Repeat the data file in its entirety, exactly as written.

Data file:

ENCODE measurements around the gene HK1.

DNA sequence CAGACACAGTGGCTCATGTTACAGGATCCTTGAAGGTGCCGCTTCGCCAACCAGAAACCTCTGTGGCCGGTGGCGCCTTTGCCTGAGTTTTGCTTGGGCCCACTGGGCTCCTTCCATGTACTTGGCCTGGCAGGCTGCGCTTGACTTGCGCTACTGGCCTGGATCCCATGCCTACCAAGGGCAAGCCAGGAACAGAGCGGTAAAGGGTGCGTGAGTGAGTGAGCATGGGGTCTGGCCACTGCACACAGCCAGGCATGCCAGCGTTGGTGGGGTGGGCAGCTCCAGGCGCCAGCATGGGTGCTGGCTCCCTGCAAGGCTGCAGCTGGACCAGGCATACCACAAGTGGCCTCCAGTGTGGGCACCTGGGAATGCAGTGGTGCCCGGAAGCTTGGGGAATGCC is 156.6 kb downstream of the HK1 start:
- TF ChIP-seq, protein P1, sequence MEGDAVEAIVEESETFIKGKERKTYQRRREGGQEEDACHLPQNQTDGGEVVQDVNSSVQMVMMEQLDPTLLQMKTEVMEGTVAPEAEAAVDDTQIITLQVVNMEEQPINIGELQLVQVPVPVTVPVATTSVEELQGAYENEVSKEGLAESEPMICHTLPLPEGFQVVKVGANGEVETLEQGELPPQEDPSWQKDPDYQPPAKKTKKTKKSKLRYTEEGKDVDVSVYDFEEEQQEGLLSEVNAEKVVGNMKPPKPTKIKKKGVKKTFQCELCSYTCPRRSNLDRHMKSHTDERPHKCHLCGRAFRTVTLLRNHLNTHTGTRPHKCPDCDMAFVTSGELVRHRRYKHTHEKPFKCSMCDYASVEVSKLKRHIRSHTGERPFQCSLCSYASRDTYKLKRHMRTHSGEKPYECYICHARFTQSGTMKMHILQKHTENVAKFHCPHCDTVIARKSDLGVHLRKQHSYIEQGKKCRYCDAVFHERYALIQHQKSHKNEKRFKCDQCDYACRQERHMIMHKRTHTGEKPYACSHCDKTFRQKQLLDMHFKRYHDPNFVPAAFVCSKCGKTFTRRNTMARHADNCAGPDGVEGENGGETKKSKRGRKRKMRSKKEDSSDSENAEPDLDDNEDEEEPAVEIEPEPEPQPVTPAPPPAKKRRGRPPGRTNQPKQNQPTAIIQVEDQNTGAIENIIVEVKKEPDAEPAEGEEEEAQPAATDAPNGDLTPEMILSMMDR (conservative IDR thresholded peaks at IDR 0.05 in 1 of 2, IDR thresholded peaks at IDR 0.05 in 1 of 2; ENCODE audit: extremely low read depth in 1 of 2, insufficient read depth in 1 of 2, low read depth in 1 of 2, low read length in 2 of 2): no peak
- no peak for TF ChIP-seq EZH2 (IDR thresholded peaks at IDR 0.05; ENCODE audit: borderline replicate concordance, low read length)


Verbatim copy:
ENCODE measurements around the gene HK1.

DNA sequence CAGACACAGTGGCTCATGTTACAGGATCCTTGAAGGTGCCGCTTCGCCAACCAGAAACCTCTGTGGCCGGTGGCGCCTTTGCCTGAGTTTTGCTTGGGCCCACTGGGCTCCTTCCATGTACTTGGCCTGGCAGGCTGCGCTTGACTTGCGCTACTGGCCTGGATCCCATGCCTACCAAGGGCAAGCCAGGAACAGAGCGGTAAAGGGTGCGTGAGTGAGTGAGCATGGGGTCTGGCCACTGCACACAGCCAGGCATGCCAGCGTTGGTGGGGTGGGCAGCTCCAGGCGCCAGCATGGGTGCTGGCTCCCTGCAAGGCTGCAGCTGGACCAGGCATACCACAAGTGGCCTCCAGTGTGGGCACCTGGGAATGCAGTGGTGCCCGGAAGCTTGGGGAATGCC is 156.6 kb downstream of the HK1 start:
- TF ChIP-seq, protein P1, sequence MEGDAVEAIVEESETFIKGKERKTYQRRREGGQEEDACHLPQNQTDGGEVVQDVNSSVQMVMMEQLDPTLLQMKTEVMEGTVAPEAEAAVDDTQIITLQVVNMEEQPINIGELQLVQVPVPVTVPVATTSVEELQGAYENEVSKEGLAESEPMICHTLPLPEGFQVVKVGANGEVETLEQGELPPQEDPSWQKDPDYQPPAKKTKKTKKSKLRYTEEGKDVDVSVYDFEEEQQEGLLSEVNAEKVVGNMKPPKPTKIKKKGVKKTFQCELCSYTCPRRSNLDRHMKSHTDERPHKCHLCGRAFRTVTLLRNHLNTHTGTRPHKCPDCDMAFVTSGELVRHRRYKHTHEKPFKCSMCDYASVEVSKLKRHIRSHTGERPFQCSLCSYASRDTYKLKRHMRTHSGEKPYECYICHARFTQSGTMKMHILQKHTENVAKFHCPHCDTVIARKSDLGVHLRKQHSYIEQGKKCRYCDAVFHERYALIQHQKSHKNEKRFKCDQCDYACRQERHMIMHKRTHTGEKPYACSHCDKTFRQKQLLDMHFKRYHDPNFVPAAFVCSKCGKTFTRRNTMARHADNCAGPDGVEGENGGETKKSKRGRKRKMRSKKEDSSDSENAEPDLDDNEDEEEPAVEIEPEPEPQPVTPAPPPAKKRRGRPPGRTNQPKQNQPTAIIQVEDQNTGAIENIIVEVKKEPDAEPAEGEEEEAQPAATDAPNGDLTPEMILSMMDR (conservative IDR thresholded peaks at IDR 0.05 in 1 of 2, IDR thresholded peaks at IDR 0.05 in 1 of 2; ENCODE audit: extremely low read depth in 1 of 2, insufficient read depth in 1 of 2, low read depth in 1 of 2, low read length in 2 of 2): no peak
- no peak for TF ChIP-seq EZH2 (IDR thresholded peaks at IDR 0.05; ENCODE audit: borderline replicate concordance, low read length)